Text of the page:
Tax Deduction Potential Increases the Value of Your Investment
A tax deduction is allowed as a charitable donation of the rights to subdivide the land. The land is then protected from being subdivided. This is usually called a conservation easement.
A conservation easement, known also as a conservation restriction, is used to protect the natural resources and beauty of a piece of property. It is a legal agreement where a landowner assigns certain rights associated with the development of the land to a qualified organization, such as a land trust or governmental group, to permanently limit the use of the land, such as from being subdivided into smaller parcels. Usually, the value of the easement is considered as a donation, which is what allows it to be used as an income tax deduction from both federal and state taxes.
The landowner still continues to own the land, use the land, sell the land, or pass it on to heirs. It also does not mean that it must be open to public access. Qualifying for Federal Tax Deduction Status The donation must protect important conservation resources and meet other federal tax code requirements. You have the ability to design the term and protective devices desirable, which are then submitted to an appraiser of your choice, who then defines the value of your gift to charity. The donation is determined by an appraiser based upon the value of the property before and after the donation. The fact that the Tres Lomitas Ranches property is surrounded by lands already designated by the Bureau of Land Management as a Wilderness Study Area, and is also directly adjacent to the state parks of Rockhound and Spring Canyon lays a foundation defining the property as a valuable conservation resource. We have an agreement with a local 501(c)(3) charity to accept the donation or you can seek out an agreement with a charity of your choice.
Income Tax Credits On a state level, New Mexico state law allows up to a $250,000 tax credit, which may be applied over the next 20 years. It can also be sold to someone else, as in the case if you are not a resident of New Mexico.
Deductions for federal taxes are also available. You can choose the tax benefits for your own situation or reserve a portion for a later sale to a future buyer who may use the deduction.
Obviously, there is a lot of detail in these scenarios and we suggest a review of the materials posted to the New Mexico Land Conservancy, and consulting with your own tax advisor.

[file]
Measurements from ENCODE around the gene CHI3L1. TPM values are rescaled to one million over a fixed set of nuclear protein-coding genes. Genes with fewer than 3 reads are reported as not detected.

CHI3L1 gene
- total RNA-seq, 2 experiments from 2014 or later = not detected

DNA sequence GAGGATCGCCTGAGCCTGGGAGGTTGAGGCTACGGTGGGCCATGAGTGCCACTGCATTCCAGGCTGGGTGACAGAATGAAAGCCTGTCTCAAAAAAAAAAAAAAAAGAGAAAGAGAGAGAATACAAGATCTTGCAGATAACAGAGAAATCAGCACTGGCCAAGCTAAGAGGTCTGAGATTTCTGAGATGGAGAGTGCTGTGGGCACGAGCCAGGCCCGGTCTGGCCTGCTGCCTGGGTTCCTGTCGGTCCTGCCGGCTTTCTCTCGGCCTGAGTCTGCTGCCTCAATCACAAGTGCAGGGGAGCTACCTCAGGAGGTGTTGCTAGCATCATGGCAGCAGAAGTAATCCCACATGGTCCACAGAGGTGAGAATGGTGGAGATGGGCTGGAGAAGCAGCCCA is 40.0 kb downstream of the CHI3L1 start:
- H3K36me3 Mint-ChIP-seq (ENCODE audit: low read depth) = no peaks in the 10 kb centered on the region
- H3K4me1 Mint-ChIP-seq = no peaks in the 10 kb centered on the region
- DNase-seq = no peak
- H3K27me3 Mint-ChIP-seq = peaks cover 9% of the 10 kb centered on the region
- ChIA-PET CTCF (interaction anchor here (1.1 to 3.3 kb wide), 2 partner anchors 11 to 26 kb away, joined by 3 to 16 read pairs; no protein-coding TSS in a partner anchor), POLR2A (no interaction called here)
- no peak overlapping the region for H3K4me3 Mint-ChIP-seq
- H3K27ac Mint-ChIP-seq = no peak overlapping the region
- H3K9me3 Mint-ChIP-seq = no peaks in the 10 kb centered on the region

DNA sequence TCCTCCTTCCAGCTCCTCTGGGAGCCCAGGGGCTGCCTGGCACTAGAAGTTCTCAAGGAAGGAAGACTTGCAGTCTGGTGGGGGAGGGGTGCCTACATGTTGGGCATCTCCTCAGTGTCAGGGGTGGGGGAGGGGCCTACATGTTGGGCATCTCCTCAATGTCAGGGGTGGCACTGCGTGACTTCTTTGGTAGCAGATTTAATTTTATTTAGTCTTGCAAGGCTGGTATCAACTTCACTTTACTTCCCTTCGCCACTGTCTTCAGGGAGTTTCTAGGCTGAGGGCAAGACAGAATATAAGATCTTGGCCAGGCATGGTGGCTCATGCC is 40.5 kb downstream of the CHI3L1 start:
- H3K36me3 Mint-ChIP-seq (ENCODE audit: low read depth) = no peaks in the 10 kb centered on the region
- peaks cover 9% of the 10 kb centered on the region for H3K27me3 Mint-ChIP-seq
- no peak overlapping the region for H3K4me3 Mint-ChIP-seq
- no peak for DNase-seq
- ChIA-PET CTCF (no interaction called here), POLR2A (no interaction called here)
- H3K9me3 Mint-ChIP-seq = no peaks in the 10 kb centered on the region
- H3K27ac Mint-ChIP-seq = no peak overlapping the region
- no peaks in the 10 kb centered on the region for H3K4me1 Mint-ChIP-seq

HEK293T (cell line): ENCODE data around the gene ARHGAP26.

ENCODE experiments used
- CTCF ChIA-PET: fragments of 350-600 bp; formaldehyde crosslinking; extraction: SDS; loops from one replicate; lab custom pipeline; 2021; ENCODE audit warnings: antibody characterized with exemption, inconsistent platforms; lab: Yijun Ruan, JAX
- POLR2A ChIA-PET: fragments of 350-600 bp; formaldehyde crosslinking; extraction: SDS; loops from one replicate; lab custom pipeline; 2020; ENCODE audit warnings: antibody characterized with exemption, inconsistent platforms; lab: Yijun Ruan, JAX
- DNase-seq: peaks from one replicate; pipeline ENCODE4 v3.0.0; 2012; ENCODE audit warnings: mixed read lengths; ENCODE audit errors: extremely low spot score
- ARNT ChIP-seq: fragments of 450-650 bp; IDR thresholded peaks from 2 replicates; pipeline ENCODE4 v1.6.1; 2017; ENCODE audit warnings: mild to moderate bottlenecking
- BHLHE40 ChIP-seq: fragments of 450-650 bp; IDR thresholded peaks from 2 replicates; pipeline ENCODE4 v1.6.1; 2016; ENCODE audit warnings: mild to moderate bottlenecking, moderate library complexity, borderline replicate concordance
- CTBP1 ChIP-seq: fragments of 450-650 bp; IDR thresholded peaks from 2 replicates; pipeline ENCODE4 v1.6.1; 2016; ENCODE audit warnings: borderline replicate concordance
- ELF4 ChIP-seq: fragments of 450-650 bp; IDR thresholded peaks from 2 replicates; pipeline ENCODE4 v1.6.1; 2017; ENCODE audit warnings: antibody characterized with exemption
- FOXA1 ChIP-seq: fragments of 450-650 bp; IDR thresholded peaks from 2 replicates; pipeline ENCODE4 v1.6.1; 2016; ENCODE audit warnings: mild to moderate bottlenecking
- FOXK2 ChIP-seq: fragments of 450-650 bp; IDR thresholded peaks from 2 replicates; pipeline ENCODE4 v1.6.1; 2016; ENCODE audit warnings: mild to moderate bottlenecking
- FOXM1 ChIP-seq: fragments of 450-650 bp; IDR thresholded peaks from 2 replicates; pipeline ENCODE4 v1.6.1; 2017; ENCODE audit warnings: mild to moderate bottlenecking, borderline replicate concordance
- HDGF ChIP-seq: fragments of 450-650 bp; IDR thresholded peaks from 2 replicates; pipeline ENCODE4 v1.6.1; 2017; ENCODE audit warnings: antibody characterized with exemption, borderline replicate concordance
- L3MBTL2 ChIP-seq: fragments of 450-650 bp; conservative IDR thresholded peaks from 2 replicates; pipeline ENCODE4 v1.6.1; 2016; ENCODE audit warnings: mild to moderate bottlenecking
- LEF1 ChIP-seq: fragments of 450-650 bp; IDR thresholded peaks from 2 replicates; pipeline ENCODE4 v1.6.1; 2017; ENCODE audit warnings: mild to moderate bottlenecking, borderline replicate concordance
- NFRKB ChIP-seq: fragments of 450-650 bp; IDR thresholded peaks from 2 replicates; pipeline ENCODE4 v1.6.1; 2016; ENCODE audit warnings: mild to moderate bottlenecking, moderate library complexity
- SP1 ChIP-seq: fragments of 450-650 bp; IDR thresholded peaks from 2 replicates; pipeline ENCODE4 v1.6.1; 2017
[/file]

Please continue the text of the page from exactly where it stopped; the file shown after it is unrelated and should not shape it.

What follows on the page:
Assigning a Donation Value The amount of the donation is based on the difference between the land's value with the easement and its value without the easement. If you make a donation of all or a portion of your 40-acre tract, stipulating that it cannot be subdivided, then the government recognizes the value of the donation as the difference in value, such as if the land were to be subdivided to the density of a town.
Note lots in the town of Deming currently sell for $25,000 per lot, with 10 lots per acre.
One-acre lots, 45 miles away in the Las Cruces Talvera neighborhood, on the flanks of Organ Mountains and adjacent to the Dripping Springs Bureau of Land Management National Recreation Area, are offered beginning at $60,000 per acre.
The donation value is determined by an independent appraisal. We are interested in offering a broad network of appraisal resources experienced in land trusts and will continue to post more appraisal contacts as they become available.
We have an experienced appraiser with a proven track record consistent with the example above who is available for consultation.
Hypothetical Example of the Valuation of Conservation Easements An unrestricted 40-acre parcel costing $5,000/acre for a total investment of $200,000 is set up so it could be subdivided into 10 lots per acre so each lot could be sold for $25,000/lot or $250,000/acre or 1 million for 40 acres. Instead of actually selling the lots for $25,000 each, a conservation easement is donated to a charity of one’s choice for a potential deduction of $250,000/acre on the parcel costing $5,000/acre, less a deductible cost of development. That is, the deduction is based on what the property is worth before the development.
The public is served as the beauty of the mountain continues to be a jewel in the area, the investor is served by doing a public service of preserving the value of this beautiful land and gets a tax deduction based on an appraisal, and also maintains the pristine value of the land, which now can’t be subdivided. The key to this approach is getting an appraiser to give an appraisal to this effect and setting the property up to allow such public donations of land that would be otherwise developed into 10 home sites per acre.
Safe Harbor Provision Currently, electric utilities are available to all the properties, cable utilities are available to all the properties, water is available to all the properties, sewer systems are arranged including green concepts and roads to each lot will be available, i.e. most functions of a city that can then allow subdivisions or the county allowing such subdivisions. The risks to such approach are:
A change in the federal or state tax laws.
A refusal of the county commission to allow such subdivision based on changes in the law.
Regulation changes restricting appraisals to prevent such a plan.
Resources We encourage you to review the materials below about the concept and speak with a tax advisor before making any decisions.
Examples of New Mexico regional land trusts can be seen on the websites of the Malpai Borderlands Group and the Taos Land Trust, which offers an excellent source of information on many facets of conservation easements.